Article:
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How to Design Database to Handle Alternate City Names?

There are scenarios in many software projects where you need to handle alternate city names (city alias) entered by users. These scenario may occur when a user enters a destination while finding Hotel or Flights (or may be in any other similar cases). A travel domain portal like Expedia is a good example where a user enters a city name or area / landmark name within the city as a destination.

Note: Practically this article will be useful to RDBMS (Oracle, MySQL) developers but the syntax may be compatible only with MS SQL Server.

Now as we say customer is king so s/he can enter any popular name for a city. For example s/he can enter the following:

  • NYC for New York City (Abbreviated name)
  • Bombay for Mumbai (Mumbai’s previous name is still popular)
  • Madras for Chennai (Madras renamed to Chennai in 1996)
  • Calcutta for Kolkata.
  • PHX for Phoenix.

The following image explains the above scenario. The user enters nyc and the auto-suggestion box (auto-complete text-box) is intelligent enough to suggest New York along with other similar sounding destinations.

NewYork

Just like the above scenario a user can enter a previously known city name but you must show him the official name (or the current name). An example is shown in below image where the first result shown in the auto-suggestion box is the official city name.

Bombay

Similarly there can be scenario where you want to design your database that can handle alternate names for an area or landmark. In the following example AIIMS (All India Institute of Medical Sciences, New Delhi) is a well known landmark. The system is smart enough to guess the full name once you enter only the first three letters i.e aii of the abbreviated name.

Aiims

Solution: Database Design to Handle the Above Scenarios

Let us start with designing Country, States (State is a reserved key word in SQL Server 2008 that’s the reason the table is named States) as shown in the figure below.  The audit columns CreatedBy, CreatedDate,ModifiedBy, ModifiedDate are not necessary. You can keep them or ignore them based on your requirement. Here’s the database diagram:

Note: You can break the single city table in to two: one for storing official names and the other for storing Alternate Names.

City-Alias-DB

Record Insertion

For record insertion, you must ensure (validate) that the official name of any city is entered before the alternate names.  This is to ensure that the CityKeyId of the official name is entered in the CityId column. Though the table structure shown above can handle multiple alternate names per city, practically there may not be more than one alias for any city.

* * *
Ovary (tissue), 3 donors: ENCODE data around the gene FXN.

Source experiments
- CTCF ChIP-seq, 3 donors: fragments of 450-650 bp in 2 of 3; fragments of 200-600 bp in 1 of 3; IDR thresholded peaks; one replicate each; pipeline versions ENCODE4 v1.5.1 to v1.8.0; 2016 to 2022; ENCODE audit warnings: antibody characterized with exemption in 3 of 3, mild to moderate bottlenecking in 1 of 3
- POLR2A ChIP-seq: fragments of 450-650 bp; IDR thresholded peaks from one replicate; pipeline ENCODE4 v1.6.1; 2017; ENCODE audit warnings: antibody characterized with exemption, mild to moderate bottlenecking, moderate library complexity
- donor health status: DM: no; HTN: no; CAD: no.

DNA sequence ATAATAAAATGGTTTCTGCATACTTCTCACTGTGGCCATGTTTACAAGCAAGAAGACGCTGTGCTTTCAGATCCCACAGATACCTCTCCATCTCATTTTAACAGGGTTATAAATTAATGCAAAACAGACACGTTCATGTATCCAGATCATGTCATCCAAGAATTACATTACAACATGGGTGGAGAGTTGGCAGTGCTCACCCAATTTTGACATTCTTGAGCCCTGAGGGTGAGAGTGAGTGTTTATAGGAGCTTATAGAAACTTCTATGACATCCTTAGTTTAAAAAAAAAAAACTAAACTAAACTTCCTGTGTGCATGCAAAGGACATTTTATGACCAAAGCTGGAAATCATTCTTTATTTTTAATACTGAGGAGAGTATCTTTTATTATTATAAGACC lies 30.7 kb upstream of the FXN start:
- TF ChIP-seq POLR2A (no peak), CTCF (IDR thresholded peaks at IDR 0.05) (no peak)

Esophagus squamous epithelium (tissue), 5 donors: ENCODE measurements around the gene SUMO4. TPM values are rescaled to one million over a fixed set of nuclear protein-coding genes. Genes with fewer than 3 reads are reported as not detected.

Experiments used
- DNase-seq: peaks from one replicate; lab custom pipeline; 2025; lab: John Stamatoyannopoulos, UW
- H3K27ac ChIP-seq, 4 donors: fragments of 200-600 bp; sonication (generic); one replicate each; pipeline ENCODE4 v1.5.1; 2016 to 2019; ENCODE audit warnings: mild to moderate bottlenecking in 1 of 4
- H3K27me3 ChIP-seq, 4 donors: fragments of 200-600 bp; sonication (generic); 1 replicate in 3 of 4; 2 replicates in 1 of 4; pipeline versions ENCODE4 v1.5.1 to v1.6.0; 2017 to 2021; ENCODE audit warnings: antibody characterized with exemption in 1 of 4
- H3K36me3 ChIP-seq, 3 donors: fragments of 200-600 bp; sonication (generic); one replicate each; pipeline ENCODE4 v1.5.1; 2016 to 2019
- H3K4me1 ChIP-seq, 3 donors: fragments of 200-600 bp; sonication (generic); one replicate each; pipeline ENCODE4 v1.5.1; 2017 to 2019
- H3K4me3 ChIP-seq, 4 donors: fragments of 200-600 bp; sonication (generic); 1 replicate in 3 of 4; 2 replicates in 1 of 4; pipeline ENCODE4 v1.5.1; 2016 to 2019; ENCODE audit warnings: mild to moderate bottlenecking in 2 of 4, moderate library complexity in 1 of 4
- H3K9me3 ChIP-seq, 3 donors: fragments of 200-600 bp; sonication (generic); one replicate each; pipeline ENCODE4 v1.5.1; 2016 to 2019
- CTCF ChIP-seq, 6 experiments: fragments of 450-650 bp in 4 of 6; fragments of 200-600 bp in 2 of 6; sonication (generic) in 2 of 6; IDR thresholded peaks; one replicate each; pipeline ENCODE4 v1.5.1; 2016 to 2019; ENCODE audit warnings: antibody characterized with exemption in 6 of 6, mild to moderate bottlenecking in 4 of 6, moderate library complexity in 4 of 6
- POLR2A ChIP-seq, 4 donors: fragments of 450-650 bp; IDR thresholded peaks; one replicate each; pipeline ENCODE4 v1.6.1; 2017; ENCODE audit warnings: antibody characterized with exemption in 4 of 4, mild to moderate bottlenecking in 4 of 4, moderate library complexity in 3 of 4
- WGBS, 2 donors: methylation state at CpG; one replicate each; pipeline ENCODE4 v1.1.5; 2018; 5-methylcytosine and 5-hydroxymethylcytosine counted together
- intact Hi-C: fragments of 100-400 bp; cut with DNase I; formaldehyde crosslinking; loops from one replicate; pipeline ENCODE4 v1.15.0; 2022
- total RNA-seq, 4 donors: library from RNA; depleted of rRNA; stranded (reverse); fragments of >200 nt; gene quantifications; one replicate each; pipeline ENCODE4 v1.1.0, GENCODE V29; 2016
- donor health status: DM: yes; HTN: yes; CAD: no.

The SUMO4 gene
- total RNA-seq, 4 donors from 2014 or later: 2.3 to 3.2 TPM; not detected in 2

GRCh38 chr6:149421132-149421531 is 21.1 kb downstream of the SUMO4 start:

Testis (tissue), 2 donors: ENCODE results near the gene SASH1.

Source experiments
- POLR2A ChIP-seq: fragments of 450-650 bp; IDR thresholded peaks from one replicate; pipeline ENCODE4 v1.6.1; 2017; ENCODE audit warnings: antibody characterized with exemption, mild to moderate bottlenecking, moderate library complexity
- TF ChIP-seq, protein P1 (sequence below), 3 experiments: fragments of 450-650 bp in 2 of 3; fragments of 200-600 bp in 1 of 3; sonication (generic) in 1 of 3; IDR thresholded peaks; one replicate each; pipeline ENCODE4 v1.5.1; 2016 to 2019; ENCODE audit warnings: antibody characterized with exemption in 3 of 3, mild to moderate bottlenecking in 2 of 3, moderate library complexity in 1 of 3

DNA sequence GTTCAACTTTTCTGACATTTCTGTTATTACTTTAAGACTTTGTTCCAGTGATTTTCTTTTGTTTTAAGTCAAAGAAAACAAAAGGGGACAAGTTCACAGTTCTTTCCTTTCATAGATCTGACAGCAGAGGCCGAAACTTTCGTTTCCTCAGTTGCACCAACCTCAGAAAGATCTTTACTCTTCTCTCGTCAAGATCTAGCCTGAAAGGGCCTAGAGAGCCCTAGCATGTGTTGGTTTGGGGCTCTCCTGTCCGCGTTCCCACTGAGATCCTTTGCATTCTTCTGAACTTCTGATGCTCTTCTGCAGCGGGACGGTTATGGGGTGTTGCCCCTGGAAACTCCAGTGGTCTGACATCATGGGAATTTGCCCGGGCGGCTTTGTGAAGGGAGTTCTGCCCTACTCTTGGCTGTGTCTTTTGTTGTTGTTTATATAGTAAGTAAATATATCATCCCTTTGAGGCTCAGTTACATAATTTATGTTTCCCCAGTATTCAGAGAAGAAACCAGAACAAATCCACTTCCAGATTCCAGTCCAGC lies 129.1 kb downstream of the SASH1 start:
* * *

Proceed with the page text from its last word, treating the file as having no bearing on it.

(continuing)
For reference, after record insertion your table should look like the following image:

Note: IsAlias data type is bit (boolean).

CityKeyId

CityName

CityId

IsAlias

1

New York

1

False

2

Phoenix

2

False

3

Chennai

3

False

4

NYC

1

True

5

Madras

3

False

6

Mumbai

6

False

7

Bombay

6

True

8

London

8

False

9

PHX

2

True

Fetching the Records

 There can be two requirements here:

  • Fetching official name of the cities of a State for dropdown list in your application.
  • Fetching the official name of the city for a suggestion box (autocomplete text-box) when the end user enters an alternate city name.

Handling the first requirement is quite simple and most of you might have guessed how to do it. Yes you can simply put a condition in where clause to exclude IsAlias=1 CityName.

For the second requirement you can use the following query (click on the image to see full size image) that will help you to fill your auto-suggestion box like the first image shown in the beginning of this article.

SQL-City-Alias

The above query is just the beginning and you can play around with it, manipulate it a bit and can use it in a stored procedure to implement a robust Area and City search that can handle any type of alternate names. Please feel free to get in touch via the comment section below if you require further help to implement this. Also, a few of you may have a better solution to the problem, please share it.

 

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    Basant Singh

    Basant is a talented software developer who is very engaged in web & cloud platforms on a daily basis. He is a contributor to codingthis.com reporting on various news and troubleshooting on various platforms. Basant is very strong in SQL and a great asset to the CodingThis community.

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